Aniceto Ortega

Aniceto de los Dolores Luis Gonzaga Ortega del Villar (17 April 1825 – 17 November 1875) was a Mexican physician, composer, and pianist. Although he had a distinguished career as a physician and surgeon,[1] he is also remembered today for his 1871 opera Guatimotzin, one of the earliest Mexican operas to use a native subject.[2] He is related to the Colonial Administrator and Archbishop of Nueva Espana, who became the Viceroy of Nueva Espana twice over. He became Conde del Peñasco by way of marriage, and was a Conde del Oploca by way of birth, amongst other titles.

Aniceto Ortega Villar (1825–1875)


Ortega, Aniceta, fl. ca. 1860.

Aniceto Ortega was born in Tulancingo, Hidalgo, on 17 April 1825, the second of three sons born to Francisco Ortega and MarÍa Josefa del Villar. His father was a statesman active in the Mexican independence movement and a prominent literary figure, who wrote the patriotic verse drama México libre (Free Mexico).[3] Both Ancieto and his older brother, Francisco, studied medicine at the Escuela Nacional de Medicina in Mexico City. There he specialised in obstetrics and gynaecology and received his degree in 1845. After further medical studies in Paris, he went on to become a professor at the medical school in Mexico City and was one of the founders (and later Director) of Mexico's first hospital for women and children, the Casa de Maternidad e Infancia.[4]

Ortega also had a parallel career as a musician. His first composition the Marcha Zaragoza (1862), was named for the Mexican patriot and general, Ignacio Zaragoza, and became Mexico's second national anthem.[5] He composed two other marches, Potosina and Republicana and several piano pieces, most notably Invocación a Beethoven, first performed in 1867. In 1866, he became one of the founders of the Sociedad Filarmónica Mexicana (Mexican Philharmonic Society) which played a crucial role in the establishment of Mexico's National Conservatory of Music.[5] His opera, Guatimotzin, a romanticised account of the defense of Mexico by its last Aztec emperor, Cuauhtémoc, was one of the earliest Mexican operas to use a native subject.[2] Guatimotzin premiered on 13 September 1871 at the Gran Teatro Nacional in Mexico City, with Ángela Peralta and Enrico Tamberlik in the leading roles.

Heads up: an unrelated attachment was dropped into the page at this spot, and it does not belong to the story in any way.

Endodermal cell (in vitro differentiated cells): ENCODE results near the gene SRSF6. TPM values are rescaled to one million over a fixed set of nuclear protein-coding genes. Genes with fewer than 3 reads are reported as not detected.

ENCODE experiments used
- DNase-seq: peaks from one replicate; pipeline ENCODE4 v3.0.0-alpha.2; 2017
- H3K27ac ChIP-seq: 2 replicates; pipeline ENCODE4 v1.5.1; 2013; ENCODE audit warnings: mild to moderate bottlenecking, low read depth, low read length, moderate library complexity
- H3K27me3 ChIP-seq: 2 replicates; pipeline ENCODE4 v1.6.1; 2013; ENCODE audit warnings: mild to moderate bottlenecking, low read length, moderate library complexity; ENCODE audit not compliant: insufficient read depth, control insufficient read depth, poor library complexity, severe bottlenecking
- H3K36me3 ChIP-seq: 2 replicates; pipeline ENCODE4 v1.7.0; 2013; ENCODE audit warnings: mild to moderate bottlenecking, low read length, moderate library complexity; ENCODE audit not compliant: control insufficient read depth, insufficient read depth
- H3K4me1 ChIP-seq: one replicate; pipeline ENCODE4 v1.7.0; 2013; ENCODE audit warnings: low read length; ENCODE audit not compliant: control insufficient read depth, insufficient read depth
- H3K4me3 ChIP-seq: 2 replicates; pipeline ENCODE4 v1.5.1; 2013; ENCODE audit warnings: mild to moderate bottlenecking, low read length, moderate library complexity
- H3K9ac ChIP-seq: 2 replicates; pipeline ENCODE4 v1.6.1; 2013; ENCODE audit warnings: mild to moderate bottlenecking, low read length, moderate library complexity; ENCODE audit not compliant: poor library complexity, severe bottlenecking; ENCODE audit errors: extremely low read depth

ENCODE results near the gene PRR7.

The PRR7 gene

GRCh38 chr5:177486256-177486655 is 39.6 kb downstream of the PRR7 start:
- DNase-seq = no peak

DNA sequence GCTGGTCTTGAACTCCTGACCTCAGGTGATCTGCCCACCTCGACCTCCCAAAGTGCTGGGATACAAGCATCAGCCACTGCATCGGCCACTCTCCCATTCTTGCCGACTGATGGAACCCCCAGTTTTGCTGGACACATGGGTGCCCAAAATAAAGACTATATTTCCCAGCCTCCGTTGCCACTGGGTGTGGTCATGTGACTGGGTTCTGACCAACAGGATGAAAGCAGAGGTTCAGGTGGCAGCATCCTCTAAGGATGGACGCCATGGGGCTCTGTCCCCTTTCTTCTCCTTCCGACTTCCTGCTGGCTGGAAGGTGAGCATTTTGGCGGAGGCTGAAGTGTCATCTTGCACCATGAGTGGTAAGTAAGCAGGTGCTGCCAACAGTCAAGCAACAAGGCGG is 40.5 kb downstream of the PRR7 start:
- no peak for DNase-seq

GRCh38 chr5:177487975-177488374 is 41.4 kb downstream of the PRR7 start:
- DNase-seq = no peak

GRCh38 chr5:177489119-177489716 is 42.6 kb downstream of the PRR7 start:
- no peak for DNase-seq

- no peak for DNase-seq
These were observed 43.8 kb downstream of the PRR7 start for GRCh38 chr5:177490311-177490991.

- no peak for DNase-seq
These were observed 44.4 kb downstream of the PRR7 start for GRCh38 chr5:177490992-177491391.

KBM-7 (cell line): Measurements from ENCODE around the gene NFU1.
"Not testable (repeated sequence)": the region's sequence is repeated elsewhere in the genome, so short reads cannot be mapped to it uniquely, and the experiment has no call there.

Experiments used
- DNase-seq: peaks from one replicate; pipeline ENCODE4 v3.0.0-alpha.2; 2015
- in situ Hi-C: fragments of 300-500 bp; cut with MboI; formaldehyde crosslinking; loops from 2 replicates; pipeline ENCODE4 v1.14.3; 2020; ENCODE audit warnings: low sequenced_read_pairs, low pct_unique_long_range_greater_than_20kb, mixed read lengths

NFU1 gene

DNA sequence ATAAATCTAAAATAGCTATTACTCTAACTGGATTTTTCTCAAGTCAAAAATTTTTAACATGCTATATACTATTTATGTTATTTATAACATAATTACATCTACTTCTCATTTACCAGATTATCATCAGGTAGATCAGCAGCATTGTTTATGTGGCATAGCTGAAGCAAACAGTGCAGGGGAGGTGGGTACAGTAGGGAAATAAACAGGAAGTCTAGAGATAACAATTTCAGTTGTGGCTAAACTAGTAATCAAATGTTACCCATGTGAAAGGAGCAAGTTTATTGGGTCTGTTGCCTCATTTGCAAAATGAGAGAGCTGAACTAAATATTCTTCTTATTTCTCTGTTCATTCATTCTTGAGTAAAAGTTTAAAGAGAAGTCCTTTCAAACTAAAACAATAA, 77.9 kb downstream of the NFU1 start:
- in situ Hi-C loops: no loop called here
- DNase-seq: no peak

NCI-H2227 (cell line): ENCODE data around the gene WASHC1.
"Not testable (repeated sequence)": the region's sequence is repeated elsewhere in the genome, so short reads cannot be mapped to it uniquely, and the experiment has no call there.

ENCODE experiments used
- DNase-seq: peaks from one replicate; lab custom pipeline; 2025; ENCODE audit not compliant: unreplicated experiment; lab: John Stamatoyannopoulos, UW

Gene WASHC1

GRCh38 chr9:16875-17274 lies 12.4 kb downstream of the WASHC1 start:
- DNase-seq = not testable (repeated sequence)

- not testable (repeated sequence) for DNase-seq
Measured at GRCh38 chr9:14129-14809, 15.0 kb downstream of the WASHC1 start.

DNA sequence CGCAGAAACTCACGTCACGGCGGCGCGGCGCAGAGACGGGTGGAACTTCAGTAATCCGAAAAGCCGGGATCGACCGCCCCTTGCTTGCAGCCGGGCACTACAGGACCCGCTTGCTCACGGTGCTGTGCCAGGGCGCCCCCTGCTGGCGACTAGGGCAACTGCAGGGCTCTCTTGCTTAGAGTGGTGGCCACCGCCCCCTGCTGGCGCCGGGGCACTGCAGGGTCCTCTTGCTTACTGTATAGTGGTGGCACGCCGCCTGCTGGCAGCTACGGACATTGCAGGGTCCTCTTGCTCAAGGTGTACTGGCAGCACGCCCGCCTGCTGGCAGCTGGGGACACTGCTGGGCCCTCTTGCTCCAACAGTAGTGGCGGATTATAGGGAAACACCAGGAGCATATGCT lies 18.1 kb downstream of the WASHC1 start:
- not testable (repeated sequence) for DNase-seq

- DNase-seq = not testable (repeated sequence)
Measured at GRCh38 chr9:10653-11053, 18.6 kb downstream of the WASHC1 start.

Aniceto Ortega died at the age of 50 on 17 November 1875 in Mexico City and was buried in the chapel of the Escuela Nacional de Medicina.[6] The central plaza in Pachuca, Hidalgo, bears his name.

Partial list of worksEdit

Sheet music for Zaragoza and Brillante, published in 1875 by Pond & Co, New York
  • Invocación a Beethoven
  • Elegía, amor e inocencia
  • Romanza sin palabras
  • El canto de la huilota
  • Recuerdo de amistad (dedicated to the Mexican virtuouso pianist and composer, Tomás León)
  • Zaragoza
  • Potosina
  • Republicana
  • Guatimotzin (in 9 scenes to a libretto by José Cuellar)

Notes and referencesEdit

  1. ^ Elías (2007) p. 140. Quote: "Dr. D. Aniceto Ortega (1825-1875), médico innovador, patriota, nacionalista, poeta humanista, músico y compositor, además de distinguido cirujano, partero y docente de la propia Escuela de Medicina" (Dr. Aniceto Ortega (1825-1875), pioneering physician, patriot, nationalist, humanist poet, musician and composer as well as a distinguished surgeon, obstetrician, and professor at the [National] Medical School)
  2. ^ a b Grout (2003) p. 561
  3. ^ Sierra (1985) pp. 140-141)
  4. ^ Elías (2007), pp. 140 and 142
  5. ^ a b Stevenson
  6. ^ Sosa (2005)


  • Elías, Roberto Uribe, La cirugía mexicana en ginecología y obstetricia durante el siglo XIX, Cirugía y Cirujanos, Vol. 75, No. 2, March–April 2007, pp. 139–144 (accessed 26 March 2010, in Spanish)
  • Grout, Donald Jay and Williams, Hermine Weigel, A short history of opera, Columbia University Press, 2003. ISBN 0-231-11958-5
  • Sierra, Justo (ed.), "Francisco Ortega", Antología del Centenario (originally published in 1910), UNAM, 1985, pp. 140–141. ISBN 968-837-513-6 (in Spanish)
  • Sosa, José Octavio, "Ortega, Aniceto"[permanent dead link], Diccionario de la Ópera Mexicana, Consejo Nacional para la Cultura y las Artes, 2005 (reprinted on with permission of the author) (accessed 26 March 2010, in Spanish)
  • Stevenson, Robert (2001). "Ortega del Villar, Aniceto". In Root, Deane L. (ed.). The New Grove Dictionary of Music and Musicians. Oxford University Press.
  • Velázquez, Jorge, El pianismo mexicano del siglo XIX, Anales del Instituto de Investigaciones Estéticas, Vol. XIII, No. 50, 1982, pp. 205–240 (accessed 26 March 2010, in Spanish)

External linksEdit